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  • image/jpeg
File Name femin_201109_394b.jpg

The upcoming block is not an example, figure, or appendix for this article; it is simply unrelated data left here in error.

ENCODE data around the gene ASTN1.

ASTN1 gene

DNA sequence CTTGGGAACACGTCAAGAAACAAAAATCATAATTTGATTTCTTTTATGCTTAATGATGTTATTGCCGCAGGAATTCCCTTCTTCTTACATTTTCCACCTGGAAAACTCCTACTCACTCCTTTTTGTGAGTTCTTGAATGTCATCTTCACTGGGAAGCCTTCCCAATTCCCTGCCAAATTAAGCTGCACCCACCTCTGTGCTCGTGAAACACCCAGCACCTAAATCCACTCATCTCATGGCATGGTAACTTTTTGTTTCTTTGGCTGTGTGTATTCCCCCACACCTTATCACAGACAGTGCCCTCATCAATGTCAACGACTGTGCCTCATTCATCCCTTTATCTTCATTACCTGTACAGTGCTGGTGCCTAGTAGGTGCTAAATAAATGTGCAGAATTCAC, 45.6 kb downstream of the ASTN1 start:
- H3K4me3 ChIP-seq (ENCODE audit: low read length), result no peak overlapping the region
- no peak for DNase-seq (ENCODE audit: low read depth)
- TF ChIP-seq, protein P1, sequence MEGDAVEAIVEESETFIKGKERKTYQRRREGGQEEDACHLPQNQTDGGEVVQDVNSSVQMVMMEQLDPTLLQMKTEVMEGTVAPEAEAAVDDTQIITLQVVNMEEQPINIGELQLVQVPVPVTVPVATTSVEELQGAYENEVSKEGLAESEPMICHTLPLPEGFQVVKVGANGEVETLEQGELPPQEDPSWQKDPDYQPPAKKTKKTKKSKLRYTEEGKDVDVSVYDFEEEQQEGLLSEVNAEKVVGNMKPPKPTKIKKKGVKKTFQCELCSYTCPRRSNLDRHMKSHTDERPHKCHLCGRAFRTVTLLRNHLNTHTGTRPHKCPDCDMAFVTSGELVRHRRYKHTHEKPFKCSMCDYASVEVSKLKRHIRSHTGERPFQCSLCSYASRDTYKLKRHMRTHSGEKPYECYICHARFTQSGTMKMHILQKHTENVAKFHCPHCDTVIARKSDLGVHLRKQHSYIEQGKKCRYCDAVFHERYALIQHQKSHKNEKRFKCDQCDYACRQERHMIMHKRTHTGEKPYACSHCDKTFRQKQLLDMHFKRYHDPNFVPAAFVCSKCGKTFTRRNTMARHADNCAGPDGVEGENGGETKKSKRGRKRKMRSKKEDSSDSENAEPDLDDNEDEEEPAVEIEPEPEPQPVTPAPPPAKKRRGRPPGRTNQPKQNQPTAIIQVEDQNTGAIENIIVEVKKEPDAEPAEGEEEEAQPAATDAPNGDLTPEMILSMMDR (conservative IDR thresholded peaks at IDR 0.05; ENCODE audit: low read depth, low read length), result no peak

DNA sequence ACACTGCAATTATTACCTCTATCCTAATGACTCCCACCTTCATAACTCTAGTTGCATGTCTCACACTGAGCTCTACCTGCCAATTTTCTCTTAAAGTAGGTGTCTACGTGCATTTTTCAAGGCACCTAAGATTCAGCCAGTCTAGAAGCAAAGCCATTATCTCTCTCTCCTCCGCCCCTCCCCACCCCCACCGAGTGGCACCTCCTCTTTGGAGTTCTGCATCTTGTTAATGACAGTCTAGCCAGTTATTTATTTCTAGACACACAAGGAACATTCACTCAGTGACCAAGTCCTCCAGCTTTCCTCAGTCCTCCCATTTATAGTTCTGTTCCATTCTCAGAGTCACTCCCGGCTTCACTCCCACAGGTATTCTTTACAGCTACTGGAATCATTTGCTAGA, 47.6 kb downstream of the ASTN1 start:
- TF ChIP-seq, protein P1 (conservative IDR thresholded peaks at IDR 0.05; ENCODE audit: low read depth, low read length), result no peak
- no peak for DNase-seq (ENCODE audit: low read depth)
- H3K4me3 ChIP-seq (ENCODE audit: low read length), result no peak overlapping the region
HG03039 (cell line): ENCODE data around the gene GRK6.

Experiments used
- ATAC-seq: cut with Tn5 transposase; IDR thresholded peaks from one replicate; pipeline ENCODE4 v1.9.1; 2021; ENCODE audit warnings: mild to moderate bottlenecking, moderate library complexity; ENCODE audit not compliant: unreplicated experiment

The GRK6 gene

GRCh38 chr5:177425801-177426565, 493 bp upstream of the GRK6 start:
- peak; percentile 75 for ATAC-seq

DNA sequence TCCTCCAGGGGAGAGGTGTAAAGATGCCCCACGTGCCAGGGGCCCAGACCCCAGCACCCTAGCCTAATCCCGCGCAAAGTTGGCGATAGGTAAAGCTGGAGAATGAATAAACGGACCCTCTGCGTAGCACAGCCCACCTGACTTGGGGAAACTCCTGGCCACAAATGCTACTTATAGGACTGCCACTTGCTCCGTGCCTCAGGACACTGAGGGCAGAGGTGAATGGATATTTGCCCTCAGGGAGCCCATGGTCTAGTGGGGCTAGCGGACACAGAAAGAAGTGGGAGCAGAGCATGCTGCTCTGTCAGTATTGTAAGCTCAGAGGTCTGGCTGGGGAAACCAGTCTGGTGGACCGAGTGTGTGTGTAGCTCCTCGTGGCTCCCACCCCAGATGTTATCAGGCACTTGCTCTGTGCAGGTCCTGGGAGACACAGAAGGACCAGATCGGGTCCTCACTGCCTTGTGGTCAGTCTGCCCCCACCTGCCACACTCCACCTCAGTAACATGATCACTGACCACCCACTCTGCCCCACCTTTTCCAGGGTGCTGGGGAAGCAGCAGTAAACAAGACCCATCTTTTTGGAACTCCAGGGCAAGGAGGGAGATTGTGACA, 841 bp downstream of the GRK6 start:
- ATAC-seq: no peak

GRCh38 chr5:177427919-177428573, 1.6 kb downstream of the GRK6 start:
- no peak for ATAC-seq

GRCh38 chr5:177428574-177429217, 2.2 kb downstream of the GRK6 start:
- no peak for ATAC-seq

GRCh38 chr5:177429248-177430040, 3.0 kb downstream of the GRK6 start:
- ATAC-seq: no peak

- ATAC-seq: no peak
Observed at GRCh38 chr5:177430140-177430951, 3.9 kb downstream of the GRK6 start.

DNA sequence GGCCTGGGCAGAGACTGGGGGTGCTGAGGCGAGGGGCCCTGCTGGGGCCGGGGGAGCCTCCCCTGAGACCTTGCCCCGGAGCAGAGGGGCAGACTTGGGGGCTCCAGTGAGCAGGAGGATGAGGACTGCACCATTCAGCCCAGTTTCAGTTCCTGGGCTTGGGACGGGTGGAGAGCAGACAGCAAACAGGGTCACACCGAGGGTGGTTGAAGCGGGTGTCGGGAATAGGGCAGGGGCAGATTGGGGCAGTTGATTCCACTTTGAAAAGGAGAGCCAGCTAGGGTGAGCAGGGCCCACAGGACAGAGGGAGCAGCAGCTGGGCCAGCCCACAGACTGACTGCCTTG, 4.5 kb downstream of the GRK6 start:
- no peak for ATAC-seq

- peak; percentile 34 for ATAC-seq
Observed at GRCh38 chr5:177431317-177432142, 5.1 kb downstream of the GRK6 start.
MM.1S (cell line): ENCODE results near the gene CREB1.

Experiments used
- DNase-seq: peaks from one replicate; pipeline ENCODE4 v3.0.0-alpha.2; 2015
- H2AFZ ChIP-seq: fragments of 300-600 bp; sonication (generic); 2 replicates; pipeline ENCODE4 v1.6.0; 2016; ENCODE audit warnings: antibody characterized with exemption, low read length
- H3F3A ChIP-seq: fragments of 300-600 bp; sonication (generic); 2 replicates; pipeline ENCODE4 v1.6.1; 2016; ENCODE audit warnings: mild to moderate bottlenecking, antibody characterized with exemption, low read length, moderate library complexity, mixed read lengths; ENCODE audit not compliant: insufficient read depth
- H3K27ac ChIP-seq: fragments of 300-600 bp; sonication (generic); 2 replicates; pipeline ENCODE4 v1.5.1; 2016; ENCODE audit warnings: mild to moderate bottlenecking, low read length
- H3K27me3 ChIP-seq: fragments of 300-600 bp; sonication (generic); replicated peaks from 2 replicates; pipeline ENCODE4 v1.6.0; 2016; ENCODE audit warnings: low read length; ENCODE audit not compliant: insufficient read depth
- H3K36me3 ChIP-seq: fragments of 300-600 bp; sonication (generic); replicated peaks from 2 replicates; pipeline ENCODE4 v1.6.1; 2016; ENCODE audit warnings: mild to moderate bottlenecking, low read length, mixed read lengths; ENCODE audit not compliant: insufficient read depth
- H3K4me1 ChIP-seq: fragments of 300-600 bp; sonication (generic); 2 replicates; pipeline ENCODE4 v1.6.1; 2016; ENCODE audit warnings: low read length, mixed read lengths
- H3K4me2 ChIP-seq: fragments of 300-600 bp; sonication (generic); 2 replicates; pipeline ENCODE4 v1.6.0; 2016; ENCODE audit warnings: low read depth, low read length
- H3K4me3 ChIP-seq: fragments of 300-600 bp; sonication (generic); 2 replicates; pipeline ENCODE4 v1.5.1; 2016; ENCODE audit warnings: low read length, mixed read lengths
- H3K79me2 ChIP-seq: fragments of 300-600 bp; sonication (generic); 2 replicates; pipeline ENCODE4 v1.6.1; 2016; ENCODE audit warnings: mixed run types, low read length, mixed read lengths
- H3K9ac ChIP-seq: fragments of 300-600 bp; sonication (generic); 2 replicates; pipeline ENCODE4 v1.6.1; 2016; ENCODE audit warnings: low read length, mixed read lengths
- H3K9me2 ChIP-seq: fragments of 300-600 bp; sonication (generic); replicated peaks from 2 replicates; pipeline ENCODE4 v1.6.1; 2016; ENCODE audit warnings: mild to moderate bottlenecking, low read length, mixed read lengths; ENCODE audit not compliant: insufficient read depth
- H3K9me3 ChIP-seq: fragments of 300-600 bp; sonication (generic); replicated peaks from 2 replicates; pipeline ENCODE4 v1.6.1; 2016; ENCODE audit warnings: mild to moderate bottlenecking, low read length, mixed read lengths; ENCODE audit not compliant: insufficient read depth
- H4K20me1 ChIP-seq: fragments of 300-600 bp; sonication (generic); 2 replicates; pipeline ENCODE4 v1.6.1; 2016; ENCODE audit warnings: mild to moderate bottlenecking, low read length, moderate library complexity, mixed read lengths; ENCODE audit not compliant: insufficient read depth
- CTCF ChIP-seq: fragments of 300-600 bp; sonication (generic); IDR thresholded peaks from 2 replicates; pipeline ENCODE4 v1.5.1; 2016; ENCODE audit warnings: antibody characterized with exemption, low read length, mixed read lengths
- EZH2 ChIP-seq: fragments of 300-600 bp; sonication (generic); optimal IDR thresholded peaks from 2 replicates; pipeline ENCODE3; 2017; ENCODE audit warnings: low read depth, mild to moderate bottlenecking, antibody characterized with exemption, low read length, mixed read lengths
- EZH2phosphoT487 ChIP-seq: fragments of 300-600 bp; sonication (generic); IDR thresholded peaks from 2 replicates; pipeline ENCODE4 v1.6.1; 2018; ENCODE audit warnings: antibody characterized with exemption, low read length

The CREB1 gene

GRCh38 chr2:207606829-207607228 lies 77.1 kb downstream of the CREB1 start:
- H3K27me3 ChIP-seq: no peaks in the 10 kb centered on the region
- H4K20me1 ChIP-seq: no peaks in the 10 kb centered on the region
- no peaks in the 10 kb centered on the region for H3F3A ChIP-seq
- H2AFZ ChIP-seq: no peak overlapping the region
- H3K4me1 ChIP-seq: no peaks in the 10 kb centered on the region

Transcript Pat Hoyt and Fai Coffin are part of a womenfs caucus of the Philadelphia Working Class Support Group. Pat is in an MNS-affiliated neighborhood organizing collective. She is excited about her work teaching young children. Fai is developing her writing skills on class issues. She is working on creating and teaching consciousness- raising groups on class. fRot* PANDGLiCM -ft ^zouRUhu&& toweweHT foK ft H&S 9>aerY Women and Class by Pat Hoyt and Fai Coffin Both men and women are oppressed by the class system. But the effects on attitudes, expectations, roles we play, our dreams and our hurts are very different. There is a double and triple oppression which Third World and working class women must constantly deal with. Most working class women are conditioned early in life to have low expectations. This especially affects how they view themselves and their future. Expectations are limited not only because of sexism but because financial resources and privileges are not available to consider other options. Working class women are not expected or educated to be "social changers." They are trained to do the more repetitive, less desirable, lower paying and less respected jobs, as defined by society. It is assumed that they will fill the nurturing and supportive roles in the family and society. This often includes bearing the brunt of working class men's frustrations with their lives and work. Working class women have internalized many hurts. They blame themselves or their families for the disappointments in their lives, rather than looking at the problems of the society in which they live. Feelings of inadequacy and inferiority are very strong. Many women are conditioned early on (by the family, schools, often by religious institutions) to believe that some educational opportunities are denied to them because they lack intelligence. Feelings of inferiority remain with many women despite degrees or other achievements, making it difficult for working class women to speak up, join in discussions, write, and think strategically. Even in radical groups, women with lower class backgrounds tend to fill the nurturing and supportive roles, and to do the nitty-gritty work. Working class women must work through a lot of feelings to assume leadership roles, to participate in decisions, and to think strategically. There are many classist attitudes and assumptions that hurt working class women. Classism is found in left and liberal groups, for example, believing the stereotype of Edith Bunker, a devoted mother and wife but not one who can think well, make decisions, or wield power. Working class women are blamed for being siore conservative and less political, often by people who are totally unaware of the reasons. Correcting z Narrow Feminism Class differences are a source of division in the women's movement. Many working class women are alienated from the women's movement because feminists have too often ignored working class concerns. We believe that a vision of a feminist society must include the struggles of class, race and age. A (i) MAhlht£rt£NT iMENONL^v WE CAM1T HAVE WOMEN IN HERE! (2) WOMEN AREN'T LOGICAL! WOMEN AREN'T REASONABLE! C**t. MVf pO$t^